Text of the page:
Georgia mom rallies to help newborn born with rare breathing syndrome

Mandy and Christian Jones have spent their first two and a half months together as mother and son in Children's Healthcare of Atlanta, living hour by hour, sometimes minute by minute. 

Christian Jones was born with a rare syndrome that causes him to stop breathing during sleep. (Jones)

It's hard, Jones says.

"Every day is a struggle, every day is a milestone," she says.  "Once you make it to a week, that's a milestone."

Christian, Jones' second child, was born August 17, 2019.

"Every day is a struggle, every day is a milestone."

— Mandy Jones, Christian's mother

He looked perfectly healthy.

Then, she heard him breathe.

"I had just had him, and they laid him on my chest," Jones remembers.  "I don't think a baby straight out of the womb should sound like a 50-year old man sleeping."

Christian Jones was born with a rare syndrome that causes him to stop breathing during sleep.

"I don't think a baby straight out of the womb should sound like a 50-year old man sleeping."

— Mandy Jones, Christian's mother

The Hart County mom says her delivery team reassured her Christian was okay, and sent them home.

But, she says, he didn't look okay.

"You could see all the bones in his neck," she says. "You could see all his ribs. Everyone kept saying, 'He's fine.'"

"You could see all the bones in his neck. You could see all his ribs. Everyone kept saying, 'He's fine.'"

— Mandy Jones, Christian's mother

But within days, Jones says, it became clear Christian wasn't fine. 

So, she rushed him to the emergency department at Children's Healthcare of Atlanta.

"They said, 'Has he breathed like this the entire time he's been alive?'" Jones says.  "And I said, 'Yeah.'"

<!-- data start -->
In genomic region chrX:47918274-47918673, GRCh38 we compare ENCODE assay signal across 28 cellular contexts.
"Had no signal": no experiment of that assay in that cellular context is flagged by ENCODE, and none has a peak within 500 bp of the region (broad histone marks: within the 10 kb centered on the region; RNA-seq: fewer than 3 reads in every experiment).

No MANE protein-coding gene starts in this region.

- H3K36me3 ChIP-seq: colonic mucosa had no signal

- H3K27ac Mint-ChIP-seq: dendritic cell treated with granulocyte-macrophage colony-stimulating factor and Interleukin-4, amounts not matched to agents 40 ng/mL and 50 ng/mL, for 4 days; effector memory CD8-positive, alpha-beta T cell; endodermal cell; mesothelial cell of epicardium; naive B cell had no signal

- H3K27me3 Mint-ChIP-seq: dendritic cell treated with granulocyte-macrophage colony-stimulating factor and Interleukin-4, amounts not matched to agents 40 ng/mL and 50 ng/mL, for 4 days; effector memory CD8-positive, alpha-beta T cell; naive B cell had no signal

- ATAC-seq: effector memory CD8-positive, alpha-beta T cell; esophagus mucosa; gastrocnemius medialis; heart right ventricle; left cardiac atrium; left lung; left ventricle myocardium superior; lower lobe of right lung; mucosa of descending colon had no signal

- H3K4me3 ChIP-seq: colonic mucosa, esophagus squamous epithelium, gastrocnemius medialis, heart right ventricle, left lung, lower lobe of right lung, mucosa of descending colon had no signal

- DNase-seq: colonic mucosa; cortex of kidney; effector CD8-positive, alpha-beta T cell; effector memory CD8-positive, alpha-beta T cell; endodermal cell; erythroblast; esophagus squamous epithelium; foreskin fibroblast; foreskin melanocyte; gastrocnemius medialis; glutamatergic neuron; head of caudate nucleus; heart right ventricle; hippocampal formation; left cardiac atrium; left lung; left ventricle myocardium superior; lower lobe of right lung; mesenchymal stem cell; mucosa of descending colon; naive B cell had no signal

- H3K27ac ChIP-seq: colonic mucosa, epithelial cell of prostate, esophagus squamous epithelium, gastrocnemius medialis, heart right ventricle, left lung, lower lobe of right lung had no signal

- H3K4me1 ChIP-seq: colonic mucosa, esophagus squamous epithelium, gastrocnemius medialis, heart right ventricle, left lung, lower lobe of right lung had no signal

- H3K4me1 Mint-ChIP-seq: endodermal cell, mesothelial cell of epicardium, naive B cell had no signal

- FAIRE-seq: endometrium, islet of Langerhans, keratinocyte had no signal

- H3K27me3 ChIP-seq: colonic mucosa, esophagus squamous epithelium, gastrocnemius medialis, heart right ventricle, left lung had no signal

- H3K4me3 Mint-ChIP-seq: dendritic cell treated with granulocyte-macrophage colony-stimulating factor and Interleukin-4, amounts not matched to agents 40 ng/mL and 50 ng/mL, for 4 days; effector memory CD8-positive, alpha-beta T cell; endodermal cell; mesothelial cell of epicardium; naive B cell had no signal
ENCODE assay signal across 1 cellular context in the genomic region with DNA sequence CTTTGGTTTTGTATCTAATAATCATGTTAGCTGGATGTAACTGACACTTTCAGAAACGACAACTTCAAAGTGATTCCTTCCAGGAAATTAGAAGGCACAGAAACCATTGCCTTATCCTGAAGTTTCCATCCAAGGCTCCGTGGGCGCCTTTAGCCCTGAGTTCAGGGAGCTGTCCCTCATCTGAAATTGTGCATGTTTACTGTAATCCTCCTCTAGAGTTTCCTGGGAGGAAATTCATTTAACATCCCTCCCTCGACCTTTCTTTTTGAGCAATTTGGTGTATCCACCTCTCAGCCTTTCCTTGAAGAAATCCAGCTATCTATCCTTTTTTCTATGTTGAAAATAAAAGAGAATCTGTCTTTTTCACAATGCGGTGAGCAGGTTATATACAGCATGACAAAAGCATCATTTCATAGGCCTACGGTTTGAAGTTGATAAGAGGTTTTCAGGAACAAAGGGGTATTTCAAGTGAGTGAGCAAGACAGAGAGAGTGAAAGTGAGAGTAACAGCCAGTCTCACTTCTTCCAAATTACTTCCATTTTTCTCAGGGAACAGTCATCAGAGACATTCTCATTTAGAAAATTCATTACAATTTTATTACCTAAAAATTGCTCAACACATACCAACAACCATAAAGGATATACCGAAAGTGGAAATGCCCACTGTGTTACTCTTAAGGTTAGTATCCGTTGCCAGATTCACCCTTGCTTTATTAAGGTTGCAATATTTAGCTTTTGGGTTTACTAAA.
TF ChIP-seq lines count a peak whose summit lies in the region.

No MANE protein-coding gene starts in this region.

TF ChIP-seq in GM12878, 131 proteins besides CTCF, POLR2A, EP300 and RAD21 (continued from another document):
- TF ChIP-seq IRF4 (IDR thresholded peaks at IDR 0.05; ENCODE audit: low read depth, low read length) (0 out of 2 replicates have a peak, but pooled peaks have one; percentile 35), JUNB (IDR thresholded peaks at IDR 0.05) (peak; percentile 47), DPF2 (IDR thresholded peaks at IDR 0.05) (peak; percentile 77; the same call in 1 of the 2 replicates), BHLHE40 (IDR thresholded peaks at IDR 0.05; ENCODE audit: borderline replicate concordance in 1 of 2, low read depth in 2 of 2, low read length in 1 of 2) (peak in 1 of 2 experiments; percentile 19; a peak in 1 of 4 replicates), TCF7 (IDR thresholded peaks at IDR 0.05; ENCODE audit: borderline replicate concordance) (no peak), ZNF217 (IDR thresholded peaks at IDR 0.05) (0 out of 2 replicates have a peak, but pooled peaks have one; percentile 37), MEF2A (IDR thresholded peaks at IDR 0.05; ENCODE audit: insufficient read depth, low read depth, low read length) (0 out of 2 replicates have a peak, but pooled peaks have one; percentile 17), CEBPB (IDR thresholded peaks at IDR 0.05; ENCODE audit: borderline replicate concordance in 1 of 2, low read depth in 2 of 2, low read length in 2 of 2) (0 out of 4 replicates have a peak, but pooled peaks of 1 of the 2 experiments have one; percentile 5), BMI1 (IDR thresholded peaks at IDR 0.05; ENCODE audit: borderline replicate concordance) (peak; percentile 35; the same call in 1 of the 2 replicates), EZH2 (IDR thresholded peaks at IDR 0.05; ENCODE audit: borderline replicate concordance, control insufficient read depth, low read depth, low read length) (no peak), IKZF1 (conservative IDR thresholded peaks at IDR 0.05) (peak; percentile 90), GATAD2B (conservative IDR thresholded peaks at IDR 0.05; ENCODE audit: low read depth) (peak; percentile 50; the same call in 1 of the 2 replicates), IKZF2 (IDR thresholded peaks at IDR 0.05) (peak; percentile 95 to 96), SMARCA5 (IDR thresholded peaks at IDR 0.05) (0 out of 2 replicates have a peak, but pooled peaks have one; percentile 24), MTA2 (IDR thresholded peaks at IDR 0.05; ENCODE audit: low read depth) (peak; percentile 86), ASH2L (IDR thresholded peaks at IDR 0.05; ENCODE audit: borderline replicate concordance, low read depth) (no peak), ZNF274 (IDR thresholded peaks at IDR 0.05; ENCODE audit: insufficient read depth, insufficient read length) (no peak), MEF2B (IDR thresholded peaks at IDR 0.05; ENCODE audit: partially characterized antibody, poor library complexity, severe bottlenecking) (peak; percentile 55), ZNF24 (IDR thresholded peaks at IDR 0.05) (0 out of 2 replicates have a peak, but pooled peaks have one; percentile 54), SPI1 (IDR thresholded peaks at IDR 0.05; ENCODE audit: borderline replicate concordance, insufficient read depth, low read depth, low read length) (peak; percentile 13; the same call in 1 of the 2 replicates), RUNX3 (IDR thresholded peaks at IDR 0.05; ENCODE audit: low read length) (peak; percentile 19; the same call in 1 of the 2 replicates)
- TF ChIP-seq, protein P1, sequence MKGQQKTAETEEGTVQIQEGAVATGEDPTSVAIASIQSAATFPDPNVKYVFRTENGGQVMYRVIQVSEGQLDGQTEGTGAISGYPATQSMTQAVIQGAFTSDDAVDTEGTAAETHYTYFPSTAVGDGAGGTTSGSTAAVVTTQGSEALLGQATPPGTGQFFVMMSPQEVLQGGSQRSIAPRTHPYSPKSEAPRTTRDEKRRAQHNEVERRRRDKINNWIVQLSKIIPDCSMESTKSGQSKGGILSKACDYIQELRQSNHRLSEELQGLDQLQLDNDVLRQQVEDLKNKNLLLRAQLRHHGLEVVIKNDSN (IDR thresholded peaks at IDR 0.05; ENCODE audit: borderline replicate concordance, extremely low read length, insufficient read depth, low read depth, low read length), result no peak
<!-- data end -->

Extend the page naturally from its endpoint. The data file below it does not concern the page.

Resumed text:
A blood test eventually confirmed the team's fears.

"You could see all the bones in his neck," she says. "You could see all his ribs. Everyone kept saying, 'He's fine.'"

Christian was diagnosed with congenital central hypoventilation syndrome, or CCHS. 

Children's Healthcare Pulmonologist Dr. Ajay Kasi says, if you've never heard of CCHS, there's a good reason for that.

"This is extremely rare," Dr. Kasi says.  "We only know there are about 1,000 individuals throughout the world, who have this condition, and, currently, there is no cure for this condition."

"It's really, really hard.  It's a whole new life change."

— Mandy Jones, Christian's mother

Mandy Jones says the news hit her family hard.

"It was, like, 'What did I do wrong?'" Jones says, her voice cracking. "And, it's nothing I did wrong."

Christian's brain will sometimes "forget" to tell his body to breathe, especially when he's sleeping.

So, he's on a ventilator, and likely will be, at least for a couple of years.

Christian Jones of Hart County, Georgia, was born with a rare syndrome that causes him to stop breathing during sleep.

"And, it's really, really hard," his mother says. "It's a whole new life change."

The ventilator, Dr. Kasi says, will keep Christian's breathing stable.

"When children get a little bit older, they could potentially get their tracheostomy, or breathing tube, removed, by using mask ventilation called BiPAP," he says. "It's somewhat like a sleep apnea machine."

Christian may eventually also qualify for a surgery to implant electrodes along his diaphragm, that would work like a pacemaker to regulate his breathing.

Christian Jones of Hart County, Georgia, was born with a rare syndrome that causes him to suddenly stop breathing during sleep.

That surgery typically isn't performed until a child is in preschool or older.

Mandy Jones says her goal is to get Christian to the point he can go on the BiPAP.

Then, she hopes, the machine will get him to the point they can do the diaphragm surgery.

They're getting there, she says, taking it day by day.

"But we're making it," Jones says.  "We've made it to two months.  I still have him."